Don't be disheartened, brother. It seems to me Mr. Graham gave us all a first cut to get exactly this kind of feedback, but the core language isn't yet fully baked, and so we should acknowledge that we're at the very beginning of a long journey. I'd be surprised if Linus Torvalds was merging in kernel patches from anyone besides himself in 1992.

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15 points by projectileboy 4247 days ago | link

If we're throwing out random nitpicks, then I would vote for "number?" as the test function name, with "number" or "num" being the coercing function. I think the SICP style of appending a question mark at the end of boolean functions makes for very readable code, and keeps with the Arc design goal of brevity. I do not like "anum" or "anumber", because I think "a____" should in general be reserved for anaphoric macros, for consistency's sake.

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2 points by map 4242 days ago | link

"number?" looks good to me. It's easier to guess what it does than to guess what anumber does. (And that's the type of name that Ruby would use.)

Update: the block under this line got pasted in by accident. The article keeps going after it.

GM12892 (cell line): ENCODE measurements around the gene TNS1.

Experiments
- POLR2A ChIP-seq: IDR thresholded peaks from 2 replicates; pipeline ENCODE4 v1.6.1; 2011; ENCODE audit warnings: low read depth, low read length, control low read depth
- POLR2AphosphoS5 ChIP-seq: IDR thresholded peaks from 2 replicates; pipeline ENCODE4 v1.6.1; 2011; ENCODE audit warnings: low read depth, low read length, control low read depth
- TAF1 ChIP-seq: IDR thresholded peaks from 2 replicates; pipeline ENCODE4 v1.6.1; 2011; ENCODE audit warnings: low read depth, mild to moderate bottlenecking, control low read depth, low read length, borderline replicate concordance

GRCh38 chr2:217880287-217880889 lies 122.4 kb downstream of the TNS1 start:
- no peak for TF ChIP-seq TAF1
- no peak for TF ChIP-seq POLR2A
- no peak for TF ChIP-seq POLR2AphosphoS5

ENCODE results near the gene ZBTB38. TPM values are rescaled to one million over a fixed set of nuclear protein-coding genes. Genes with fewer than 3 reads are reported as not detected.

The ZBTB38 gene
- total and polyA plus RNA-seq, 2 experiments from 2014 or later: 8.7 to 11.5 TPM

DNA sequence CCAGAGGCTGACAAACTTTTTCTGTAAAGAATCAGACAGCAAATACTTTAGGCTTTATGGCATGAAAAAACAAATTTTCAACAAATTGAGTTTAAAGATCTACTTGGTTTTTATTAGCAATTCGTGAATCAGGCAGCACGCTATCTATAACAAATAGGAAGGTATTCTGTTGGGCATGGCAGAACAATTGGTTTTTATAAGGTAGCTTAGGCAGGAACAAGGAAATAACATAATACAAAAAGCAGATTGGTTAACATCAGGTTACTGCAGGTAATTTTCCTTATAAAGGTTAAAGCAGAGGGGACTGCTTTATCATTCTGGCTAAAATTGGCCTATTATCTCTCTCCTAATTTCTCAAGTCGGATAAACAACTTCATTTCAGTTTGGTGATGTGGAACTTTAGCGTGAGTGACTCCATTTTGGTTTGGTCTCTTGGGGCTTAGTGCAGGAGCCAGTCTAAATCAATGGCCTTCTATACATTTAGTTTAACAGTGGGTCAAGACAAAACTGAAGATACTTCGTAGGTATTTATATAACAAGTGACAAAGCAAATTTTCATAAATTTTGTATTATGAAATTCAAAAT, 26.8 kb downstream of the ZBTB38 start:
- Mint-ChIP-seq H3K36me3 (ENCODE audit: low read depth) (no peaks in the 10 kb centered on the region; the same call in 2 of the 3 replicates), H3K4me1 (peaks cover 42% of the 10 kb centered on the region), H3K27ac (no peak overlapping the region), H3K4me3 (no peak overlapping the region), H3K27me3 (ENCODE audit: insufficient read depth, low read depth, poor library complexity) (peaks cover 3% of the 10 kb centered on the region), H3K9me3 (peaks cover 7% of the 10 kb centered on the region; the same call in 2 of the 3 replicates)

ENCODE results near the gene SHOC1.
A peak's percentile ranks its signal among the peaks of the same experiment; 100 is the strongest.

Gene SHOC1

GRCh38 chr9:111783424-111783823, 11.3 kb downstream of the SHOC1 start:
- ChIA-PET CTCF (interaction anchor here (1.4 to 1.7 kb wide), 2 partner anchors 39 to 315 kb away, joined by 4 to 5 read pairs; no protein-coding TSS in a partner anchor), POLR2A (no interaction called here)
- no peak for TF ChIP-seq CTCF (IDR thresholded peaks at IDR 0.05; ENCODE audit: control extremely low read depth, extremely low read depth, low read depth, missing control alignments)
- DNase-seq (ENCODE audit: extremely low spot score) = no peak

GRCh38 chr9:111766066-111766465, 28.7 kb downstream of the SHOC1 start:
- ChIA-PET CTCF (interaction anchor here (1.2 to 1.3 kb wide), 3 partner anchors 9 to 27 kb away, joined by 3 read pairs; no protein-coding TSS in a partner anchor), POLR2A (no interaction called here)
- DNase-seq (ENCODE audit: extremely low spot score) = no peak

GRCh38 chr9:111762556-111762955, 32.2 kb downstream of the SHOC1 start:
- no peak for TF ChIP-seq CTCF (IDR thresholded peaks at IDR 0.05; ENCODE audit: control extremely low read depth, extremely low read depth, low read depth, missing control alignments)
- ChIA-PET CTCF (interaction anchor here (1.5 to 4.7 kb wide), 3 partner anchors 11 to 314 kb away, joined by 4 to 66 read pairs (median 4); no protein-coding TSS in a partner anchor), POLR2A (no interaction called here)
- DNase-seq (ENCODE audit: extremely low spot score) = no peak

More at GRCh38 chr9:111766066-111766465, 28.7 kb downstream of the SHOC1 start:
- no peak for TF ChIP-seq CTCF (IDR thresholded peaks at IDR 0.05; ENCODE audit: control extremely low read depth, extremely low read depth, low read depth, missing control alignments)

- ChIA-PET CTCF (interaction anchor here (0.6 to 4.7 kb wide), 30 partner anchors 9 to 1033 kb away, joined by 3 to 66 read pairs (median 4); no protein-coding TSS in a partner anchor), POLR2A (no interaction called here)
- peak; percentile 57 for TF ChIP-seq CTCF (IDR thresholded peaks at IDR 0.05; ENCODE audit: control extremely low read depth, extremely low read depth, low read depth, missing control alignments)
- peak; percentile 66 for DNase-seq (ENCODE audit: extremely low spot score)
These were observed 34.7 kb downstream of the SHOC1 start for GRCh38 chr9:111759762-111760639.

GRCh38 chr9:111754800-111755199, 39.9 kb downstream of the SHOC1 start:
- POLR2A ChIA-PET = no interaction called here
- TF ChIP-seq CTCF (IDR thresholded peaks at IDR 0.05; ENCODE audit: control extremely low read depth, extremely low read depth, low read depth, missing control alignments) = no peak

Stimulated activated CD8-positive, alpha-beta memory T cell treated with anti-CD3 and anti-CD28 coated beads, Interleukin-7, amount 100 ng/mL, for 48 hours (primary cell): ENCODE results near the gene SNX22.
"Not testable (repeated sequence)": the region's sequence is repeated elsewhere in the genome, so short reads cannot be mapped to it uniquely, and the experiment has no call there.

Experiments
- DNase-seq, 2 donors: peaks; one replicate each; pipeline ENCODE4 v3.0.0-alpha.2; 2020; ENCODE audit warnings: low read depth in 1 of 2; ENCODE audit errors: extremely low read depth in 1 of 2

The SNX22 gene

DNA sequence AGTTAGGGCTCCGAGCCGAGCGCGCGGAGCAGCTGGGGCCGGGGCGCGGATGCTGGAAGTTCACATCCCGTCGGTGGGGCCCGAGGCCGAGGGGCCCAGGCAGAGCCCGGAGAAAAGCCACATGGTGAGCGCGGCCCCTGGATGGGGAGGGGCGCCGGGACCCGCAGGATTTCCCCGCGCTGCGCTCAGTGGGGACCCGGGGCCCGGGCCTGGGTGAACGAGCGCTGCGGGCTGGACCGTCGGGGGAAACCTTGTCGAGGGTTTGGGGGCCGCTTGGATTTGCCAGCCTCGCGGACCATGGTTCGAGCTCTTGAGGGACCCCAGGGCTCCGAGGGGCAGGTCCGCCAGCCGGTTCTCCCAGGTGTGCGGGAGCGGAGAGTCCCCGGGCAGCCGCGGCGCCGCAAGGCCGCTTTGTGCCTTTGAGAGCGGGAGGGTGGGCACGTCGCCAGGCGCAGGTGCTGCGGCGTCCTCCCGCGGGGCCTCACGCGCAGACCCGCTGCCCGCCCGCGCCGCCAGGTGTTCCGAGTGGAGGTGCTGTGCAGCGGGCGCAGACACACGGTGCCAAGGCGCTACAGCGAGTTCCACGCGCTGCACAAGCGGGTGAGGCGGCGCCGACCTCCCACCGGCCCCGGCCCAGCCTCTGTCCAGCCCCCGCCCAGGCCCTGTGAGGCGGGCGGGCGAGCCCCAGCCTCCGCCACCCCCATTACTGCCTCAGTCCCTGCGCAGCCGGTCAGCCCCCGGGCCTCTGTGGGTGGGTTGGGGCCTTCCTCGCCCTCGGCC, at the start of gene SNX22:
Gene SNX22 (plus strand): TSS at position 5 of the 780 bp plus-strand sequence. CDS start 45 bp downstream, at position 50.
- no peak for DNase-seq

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3 points by almkglor 4242 days ago | link

Rather unfortunately, pg is playing around with syntax, and has thus reserved `?' for future syntax.

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7 points by byronsalty 4246 days ago | link

Consistency in the builtins would be ideal - I don't care as much what standard is decided.

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4 points by stefano 4247 days ago | link

I'd like it to be called anum.

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3 points by CatDancer 4247 days ago | link

I like that name too.

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1 point by lojic 4247 days ago | link

Isn't anumber more consistent?

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1 point by prabuinet 4246 days ago | link

might also consider 'isnumber' or 'isanumber'